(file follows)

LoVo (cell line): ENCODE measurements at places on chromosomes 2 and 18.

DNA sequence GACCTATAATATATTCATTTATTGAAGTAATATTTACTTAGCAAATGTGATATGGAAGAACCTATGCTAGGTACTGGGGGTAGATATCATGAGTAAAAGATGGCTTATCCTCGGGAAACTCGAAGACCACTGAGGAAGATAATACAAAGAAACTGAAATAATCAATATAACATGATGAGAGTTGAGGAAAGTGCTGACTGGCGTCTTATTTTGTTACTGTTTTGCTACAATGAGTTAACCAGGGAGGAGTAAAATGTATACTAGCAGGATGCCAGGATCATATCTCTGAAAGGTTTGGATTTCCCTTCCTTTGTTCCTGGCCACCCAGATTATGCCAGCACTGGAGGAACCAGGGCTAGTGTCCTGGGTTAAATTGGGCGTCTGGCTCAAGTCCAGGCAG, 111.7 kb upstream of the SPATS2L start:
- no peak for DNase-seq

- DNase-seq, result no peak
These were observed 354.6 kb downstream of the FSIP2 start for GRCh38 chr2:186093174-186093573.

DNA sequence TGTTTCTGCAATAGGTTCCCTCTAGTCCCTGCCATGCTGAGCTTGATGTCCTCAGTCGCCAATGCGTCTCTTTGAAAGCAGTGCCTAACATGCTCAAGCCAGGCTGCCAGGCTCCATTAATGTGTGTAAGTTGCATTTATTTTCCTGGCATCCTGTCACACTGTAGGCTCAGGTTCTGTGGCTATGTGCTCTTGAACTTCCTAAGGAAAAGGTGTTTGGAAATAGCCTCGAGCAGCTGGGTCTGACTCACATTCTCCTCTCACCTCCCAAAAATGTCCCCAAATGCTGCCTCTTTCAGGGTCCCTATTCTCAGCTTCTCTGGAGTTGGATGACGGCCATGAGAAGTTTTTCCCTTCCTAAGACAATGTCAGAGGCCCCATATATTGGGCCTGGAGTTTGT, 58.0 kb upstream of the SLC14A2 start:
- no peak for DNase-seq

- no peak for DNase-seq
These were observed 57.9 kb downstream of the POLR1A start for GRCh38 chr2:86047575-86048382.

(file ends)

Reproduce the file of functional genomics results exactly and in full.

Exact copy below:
LoVo (cell line): ENCODE measurements at places on chromosomes 2 and 18.

DNA sequence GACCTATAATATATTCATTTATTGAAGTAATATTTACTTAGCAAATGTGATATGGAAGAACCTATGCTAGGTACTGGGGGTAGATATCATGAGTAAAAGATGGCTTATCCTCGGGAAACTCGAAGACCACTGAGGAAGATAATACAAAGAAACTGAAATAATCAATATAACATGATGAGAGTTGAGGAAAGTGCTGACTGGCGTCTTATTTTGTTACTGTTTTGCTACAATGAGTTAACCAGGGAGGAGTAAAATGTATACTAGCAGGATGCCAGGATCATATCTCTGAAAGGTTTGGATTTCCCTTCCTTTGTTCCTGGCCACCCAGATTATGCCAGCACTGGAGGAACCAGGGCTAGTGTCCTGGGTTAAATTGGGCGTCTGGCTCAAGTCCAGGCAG, 111.7 kb upstream of the SPATS2L start:
- no peak for DNase-seq

- DNase-seq, result no peak
These were observed 354.6 kb downstream of the FSIP2 start for GRCh38 chr2:186093174-186093573.

DNA sequence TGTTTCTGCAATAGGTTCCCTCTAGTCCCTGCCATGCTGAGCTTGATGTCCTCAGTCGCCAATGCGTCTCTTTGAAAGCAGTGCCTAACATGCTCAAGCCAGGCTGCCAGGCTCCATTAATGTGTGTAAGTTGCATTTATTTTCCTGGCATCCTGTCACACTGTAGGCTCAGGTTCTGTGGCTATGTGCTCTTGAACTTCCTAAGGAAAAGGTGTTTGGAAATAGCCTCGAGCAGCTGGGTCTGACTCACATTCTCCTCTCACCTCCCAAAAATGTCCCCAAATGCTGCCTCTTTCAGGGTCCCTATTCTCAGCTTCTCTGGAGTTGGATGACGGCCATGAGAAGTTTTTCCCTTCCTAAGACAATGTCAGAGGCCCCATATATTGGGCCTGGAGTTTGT, 58.0 kb upstream of the SLC14A2 start:
- no peak for DNase-seq

- no peak for DNase-seq
These were observed 57.9 kb downstream of the POLR1A start for GRCh38 chr2:86047575-86048382.